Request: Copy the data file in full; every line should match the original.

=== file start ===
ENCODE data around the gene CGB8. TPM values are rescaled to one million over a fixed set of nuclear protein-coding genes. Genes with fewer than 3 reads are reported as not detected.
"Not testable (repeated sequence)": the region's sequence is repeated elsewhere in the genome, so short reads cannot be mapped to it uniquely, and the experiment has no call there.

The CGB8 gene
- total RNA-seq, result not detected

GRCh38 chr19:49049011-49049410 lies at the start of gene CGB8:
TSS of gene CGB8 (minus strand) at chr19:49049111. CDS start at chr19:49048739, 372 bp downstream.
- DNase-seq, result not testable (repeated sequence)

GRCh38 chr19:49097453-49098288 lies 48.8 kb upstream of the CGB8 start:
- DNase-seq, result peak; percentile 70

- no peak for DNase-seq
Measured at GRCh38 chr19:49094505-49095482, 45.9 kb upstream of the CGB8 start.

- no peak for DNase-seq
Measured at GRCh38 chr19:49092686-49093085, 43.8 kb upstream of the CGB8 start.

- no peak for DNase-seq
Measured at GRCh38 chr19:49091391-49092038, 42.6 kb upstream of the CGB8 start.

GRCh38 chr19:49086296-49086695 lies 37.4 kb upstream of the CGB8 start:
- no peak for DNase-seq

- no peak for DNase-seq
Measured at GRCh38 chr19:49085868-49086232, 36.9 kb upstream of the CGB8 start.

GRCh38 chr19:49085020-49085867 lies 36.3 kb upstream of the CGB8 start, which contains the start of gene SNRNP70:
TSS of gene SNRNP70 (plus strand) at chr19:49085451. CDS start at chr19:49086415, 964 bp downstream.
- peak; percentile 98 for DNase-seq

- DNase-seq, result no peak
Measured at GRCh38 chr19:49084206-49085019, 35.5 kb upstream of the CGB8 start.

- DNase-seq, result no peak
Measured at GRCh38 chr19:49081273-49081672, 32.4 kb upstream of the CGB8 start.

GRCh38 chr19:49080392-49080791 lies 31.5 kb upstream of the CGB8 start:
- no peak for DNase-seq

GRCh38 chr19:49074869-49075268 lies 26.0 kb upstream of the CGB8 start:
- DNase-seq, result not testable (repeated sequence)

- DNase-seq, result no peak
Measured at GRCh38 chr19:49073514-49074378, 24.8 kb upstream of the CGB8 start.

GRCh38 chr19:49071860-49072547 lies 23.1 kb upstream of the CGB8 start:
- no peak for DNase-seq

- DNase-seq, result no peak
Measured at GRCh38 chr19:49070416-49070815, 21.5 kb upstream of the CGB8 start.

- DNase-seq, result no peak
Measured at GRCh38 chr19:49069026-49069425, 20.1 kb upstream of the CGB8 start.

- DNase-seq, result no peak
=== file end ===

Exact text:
ENCODE data around the gene CGB8. TPM values are rescaled to one million over a fixed set of nuclear protein-coding genes. Genes with fewer than 3 reads are reported as not detected.
"Not testable (repeated sequence)": the region's sequence is repeated elsewhere in the genome, so short reads cannot be mapped to it uniquely, and the experiment has no call there.

The CGB8 gene
- total RNA-seq, result not detected

GRCh38 chr19:49049011-49049410 lies at the start of gene CGB8:
TSS of gene CGB8 (minus strand) at chr19:49049111. CDS start at chr19:49048739, 372 bp downstream.
- DNase-seq, result not testable (repeated sequence)

GRCh38 chr19:49097453-49098288 lies 48.8 kb upstream of the CGB8 start:
- DNase-seq, result peak; percentile 70

- no peak for DNase-seq
Measured at GRCh38 chr19:49094505-49095482, 45.9 kb upstream of the CGB8 start.

- no peak for DNase-seq
Measured at GRCh38 chr19:49092686-49093085, 43.8 kb upstream of the CGB8 start.

- no peak for DNase-seq
Measured at GRCh38 chr19:49091391-49092038, 42.6 kb upstream of the CGB8 start.

GRCh38 chr19:49086296-49086695 lies 37.4 kb upstream of the CGB8 start:
- no peak for DNase-seq

- no peak for DNase-seq
Measured at GRCh38 chr19:49085868-49086232, 36.9 kb upstream of the CGB8 start.

GRCh38 chr19:49085020-49085867 lies 36.3 kb upstream of the CGB8 start, which contains the start of gene SNRNP70:
TSS of gene SNRNP70 (plus strand) at chr19:49085451. CDS start at chr19:49086415, 964 bp downstream.
- peak; percentile 98 for DNase-seq

- DNase-seq, result no peak
Measured at GRCh38 chr19:49084206-49085019, 35.5 kb upstream of the CGB8 start.

- DNase-seq, result no peak
Measured at GRCh38 chr19:49081273-49081672, 32.4 kb upstream of the CGB8 start.

GRCh38 chr19:49080392-49080791 lies 31.5 kb upstream of the CGB8 start:
- no peak for DNase-seq

GRCh38 chr19:49074869-49075268 lies 26.0 kb upstream of the CGB8 start:
- DNase-seq, result not testable (repeated sequence)

- DNase-seq, result no peak
Measured at GRCh38 chr19:49073514-49074378, 24.8 kb upstream of the CGB8 start.

GRCh38 chr19:49071860-49072547 lies 23.1 kb upstream of the CGB8 start:
- no peak for DNase-seq

- DNase-seq, result no peak
Measured at GRCh38 chr19:49070416-49070815, 21.5 kb upstream of the CGB8 start.

- DNase-seq, result no peak
Measured at GRCh38 chr19:49069026-49069425, 20.1 kb upstream of the CGB8 start.

- DNase-seq, result no peak